Budget 2022 – spending decisions


Sir, – Your excellent Budget 2022 coverage runs to 12 pages. Like the Budget itself, it is of necessity thinly spread.

What your lead story describes as “a giveaway €4.7 billion budget” provided for €4.2 billion in additional spending and about €500 million in tax reductions. The tax measures equate to €2 a week for each of our citizens but even this was too much for Patricia King, general secretary of Ictu (“Spending spread wide in ¤4.7bn giveaway”, October 13th). In her world, exchequer spending should continue to be without limit, as it is in the loudly articulated party policy of Sinn Féin.

Total Government expenditure for 2021 is projected as being of the order of €90 billion. Would that the media and Patricia King devoted as much attention to this behemoth as they do to the annual budget circus which plays around with a small fraction of this sum.

Paul Williams (Letters, May 26th) called for a forensic look at where the State is spending our money.

It is long overdue. Michael McGrath, as Minister, might remember that the public expenditure (and, lest he forget, reform) brief should involve a little more than just expenditure, at which he has shown himself to be an adept. – Yours, etc,



Co Kilkenny.

Sir, – The Late Late Show is synonymous with “there’s one for everyone in the audience”. Budget 2022 had that air, with lots of miserly fivers and such like swirling around like confetti but not a lot to cheer out loud about.

Sure, there’s always Budget 2023. I can’t wait. -Yours, etc,



Dublin 18.

Sir, – Neither the Government nor Opposition has grasped the nettle which is causing the exit of thousands of property owners from the market.

Over the years, the Irish Property Owners’ Association has outlined the causes of these much-needed investors leaving the market, taxation over 50 per cent, needless compliance, rent control, the abolition of the affordable bedsit, and complicated legislation. All this has caused and will continue to cause homelessness and a shortage of affordable accommodation. Allowing all legitimate expenses to be offset in the year they occur would go a long way toward encouraging landlords to remain in the sector and new entrants to invest.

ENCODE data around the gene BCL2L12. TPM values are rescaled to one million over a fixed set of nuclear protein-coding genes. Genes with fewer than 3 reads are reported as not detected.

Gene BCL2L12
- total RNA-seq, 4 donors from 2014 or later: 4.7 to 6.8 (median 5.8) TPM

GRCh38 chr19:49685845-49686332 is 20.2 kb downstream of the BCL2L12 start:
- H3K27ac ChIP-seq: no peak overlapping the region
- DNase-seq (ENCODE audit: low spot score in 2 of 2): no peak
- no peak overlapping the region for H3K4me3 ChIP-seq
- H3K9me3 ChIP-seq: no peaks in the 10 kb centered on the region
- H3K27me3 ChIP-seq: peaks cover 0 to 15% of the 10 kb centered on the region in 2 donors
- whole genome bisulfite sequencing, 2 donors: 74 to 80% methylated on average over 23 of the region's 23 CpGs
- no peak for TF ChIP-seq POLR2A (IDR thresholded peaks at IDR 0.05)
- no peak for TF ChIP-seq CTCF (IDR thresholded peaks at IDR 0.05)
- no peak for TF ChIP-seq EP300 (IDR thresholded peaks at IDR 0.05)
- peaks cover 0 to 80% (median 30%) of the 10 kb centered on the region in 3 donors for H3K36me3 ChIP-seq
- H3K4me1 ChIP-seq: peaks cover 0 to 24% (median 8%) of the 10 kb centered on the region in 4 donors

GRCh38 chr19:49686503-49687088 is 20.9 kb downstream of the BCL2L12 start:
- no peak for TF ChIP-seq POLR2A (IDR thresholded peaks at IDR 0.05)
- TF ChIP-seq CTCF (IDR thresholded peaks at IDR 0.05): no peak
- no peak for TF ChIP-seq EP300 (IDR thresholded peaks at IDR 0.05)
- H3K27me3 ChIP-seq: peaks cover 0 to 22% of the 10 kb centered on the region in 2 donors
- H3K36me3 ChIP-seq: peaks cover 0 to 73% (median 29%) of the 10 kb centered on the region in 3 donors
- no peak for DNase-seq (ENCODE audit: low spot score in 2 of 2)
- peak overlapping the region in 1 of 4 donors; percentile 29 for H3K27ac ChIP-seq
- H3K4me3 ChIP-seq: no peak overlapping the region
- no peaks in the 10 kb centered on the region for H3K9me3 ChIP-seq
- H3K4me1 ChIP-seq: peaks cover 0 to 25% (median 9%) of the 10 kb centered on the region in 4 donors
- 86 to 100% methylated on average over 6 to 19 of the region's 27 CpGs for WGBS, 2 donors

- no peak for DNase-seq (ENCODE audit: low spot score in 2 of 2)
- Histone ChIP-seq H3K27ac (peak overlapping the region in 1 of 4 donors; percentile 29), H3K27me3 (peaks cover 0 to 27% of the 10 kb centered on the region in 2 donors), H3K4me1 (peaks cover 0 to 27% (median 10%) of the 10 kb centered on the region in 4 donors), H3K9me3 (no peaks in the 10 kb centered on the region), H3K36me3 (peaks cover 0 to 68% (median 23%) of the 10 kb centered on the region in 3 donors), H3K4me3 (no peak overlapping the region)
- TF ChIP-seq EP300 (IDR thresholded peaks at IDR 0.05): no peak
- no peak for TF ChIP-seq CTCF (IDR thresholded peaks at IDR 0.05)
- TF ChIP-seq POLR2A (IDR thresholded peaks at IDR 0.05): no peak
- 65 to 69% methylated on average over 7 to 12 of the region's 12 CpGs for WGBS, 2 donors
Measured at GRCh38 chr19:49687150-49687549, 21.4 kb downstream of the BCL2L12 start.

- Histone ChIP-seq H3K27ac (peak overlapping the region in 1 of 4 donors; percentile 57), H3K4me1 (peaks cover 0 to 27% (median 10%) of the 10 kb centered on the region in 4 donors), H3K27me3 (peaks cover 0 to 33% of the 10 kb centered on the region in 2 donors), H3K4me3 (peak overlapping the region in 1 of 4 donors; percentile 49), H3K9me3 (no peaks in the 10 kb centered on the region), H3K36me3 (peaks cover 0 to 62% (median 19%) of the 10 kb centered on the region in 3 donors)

Tenants are our customers, and we want to facilitate their needs, but we are being pushed out of the market, at a very high cost to the exchequer. Investment funds have been given vast taxation breaks to supply the market with upmarket expensive accommodation and the traditional suppliers are being priced out. Remember that the traditional suppliers are under severe rent control constraints and they supply some 300,000 homes when the investment funds supply approximately 10,000.

The State needs to put in place conditions to encourage investment, to retain existing accommodation and treat investors in the rental market in an equal and fair manner, taxing letting property as a business.

The exodus of small investors is likely to increase, and it will have a significant detrimental impact on the sector leading people with capital to invest their money in an alternative asset class. – Yours, etc,



Irish Property Owners’


Dublin 15.

Sir, – It is interesting to note that after 2025, when the benefit-in-kind (BIK) tax is eliminated on electric cars, the BIK payable on electric vehicles (EVs) will be more than the BIK paid on the combustion-engine equivalent of the same model.

EVs are already considerably more expensive to purchase than a petrol or diesel vehicle but in previous budgets the Government saw fit to remove Sustainable Energy Authority of Ireland incentives for companies purchasing electric vehicles, making them even more expensive.

How can the target of a million EVs be possibly met when the State has already signalled that it is going to apply higher BIK to the drivers of electric company cars, even more than filthy diesel cars, after 2025? – Yours, etc,



Co Dublin.

Sir, – Telling the Dáil not to leak the Budget in advance of the Minister’s speech is like asking a sieve not to drain. – Yours, etc,


Baile Átha Cliath 15.